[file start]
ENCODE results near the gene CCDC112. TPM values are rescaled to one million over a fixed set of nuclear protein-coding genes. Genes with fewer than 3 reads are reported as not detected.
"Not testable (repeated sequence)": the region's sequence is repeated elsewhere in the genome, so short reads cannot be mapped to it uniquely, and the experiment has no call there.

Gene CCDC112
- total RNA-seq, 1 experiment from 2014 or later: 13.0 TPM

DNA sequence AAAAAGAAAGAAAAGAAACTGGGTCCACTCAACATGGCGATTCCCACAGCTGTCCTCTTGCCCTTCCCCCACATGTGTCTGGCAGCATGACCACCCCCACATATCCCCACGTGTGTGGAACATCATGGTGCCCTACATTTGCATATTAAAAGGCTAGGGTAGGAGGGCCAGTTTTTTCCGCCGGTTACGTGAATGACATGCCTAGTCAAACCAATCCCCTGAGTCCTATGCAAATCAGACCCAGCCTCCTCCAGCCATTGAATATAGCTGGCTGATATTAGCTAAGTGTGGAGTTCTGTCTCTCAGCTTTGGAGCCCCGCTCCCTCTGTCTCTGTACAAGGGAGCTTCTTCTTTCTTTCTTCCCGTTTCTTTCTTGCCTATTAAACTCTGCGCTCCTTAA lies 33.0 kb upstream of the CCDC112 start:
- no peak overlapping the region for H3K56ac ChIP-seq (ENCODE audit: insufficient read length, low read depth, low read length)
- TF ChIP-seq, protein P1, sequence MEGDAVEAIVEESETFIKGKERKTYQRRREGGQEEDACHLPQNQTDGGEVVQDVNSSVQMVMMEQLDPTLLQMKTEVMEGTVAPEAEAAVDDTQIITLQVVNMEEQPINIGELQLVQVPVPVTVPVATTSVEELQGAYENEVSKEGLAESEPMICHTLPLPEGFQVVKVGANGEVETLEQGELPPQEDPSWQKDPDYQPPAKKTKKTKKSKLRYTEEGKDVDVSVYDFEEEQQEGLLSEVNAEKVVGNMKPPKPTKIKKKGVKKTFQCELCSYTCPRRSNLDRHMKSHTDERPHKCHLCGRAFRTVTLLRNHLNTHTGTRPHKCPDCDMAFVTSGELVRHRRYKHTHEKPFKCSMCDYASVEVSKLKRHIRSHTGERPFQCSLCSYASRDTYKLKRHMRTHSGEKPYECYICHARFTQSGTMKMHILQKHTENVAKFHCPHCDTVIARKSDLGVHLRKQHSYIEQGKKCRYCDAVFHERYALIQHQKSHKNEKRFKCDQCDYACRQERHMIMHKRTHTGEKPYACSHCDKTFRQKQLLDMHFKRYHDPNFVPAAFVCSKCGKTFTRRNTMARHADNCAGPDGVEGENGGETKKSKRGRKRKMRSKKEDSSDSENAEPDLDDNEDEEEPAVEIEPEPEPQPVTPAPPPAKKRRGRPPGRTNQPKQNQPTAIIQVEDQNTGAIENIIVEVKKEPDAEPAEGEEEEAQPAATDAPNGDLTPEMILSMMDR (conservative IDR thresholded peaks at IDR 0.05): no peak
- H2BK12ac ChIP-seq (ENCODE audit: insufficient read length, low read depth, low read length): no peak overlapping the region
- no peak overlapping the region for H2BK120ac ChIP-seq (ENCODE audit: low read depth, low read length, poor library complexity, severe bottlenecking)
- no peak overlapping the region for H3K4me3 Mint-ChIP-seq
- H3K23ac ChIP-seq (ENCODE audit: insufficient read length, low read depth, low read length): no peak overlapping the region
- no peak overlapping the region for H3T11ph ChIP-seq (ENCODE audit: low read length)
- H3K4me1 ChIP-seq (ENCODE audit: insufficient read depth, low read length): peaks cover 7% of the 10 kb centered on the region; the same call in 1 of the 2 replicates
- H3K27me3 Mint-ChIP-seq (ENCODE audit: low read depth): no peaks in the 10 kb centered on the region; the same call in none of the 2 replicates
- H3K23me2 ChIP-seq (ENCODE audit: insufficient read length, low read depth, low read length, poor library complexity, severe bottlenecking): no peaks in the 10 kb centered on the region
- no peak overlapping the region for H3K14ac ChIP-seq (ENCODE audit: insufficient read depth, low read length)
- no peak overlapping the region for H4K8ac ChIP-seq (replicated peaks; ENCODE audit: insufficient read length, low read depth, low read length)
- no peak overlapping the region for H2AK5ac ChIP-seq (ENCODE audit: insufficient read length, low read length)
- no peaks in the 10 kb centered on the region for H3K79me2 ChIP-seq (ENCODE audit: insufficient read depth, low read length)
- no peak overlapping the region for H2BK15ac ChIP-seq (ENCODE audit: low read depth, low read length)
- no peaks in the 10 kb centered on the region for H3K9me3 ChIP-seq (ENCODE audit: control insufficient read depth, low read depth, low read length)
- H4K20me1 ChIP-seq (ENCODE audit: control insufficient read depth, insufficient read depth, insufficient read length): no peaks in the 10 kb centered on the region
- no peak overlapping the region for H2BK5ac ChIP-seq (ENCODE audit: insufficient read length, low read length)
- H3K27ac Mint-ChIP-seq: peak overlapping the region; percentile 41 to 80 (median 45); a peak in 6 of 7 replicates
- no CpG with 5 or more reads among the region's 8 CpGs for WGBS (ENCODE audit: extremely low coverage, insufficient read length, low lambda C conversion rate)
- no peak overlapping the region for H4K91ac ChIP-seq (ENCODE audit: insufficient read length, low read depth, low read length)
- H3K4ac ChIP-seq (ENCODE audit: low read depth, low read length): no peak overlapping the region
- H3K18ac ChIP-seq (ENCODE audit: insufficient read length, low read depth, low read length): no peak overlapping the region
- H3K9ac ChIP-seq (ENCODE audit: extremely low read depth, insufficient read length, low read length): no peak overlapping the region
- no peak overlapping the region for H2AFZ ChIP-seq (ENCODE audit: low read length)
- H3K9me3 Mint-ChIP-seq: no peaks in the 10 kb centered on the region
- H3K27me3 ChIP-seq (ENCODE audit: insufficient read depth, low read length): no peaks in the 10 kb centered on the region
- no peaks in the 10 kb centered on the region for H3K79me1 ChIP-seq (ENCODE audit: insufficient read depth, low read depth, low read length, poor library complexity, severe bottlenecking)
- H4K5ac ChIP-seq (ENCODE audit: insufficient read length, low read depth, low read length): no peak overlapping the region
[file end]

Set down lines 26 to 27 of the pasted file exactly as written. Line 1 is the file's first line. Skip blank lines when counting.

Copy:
- no peak overlapping the region for H4K91ac ChIP-seq (ENCODE audit: insufficient read length, low read depth, low read length)
- H3K4ac ChIP-seq (ENCODE audit: low read depth, low read length): no peak overlapping the region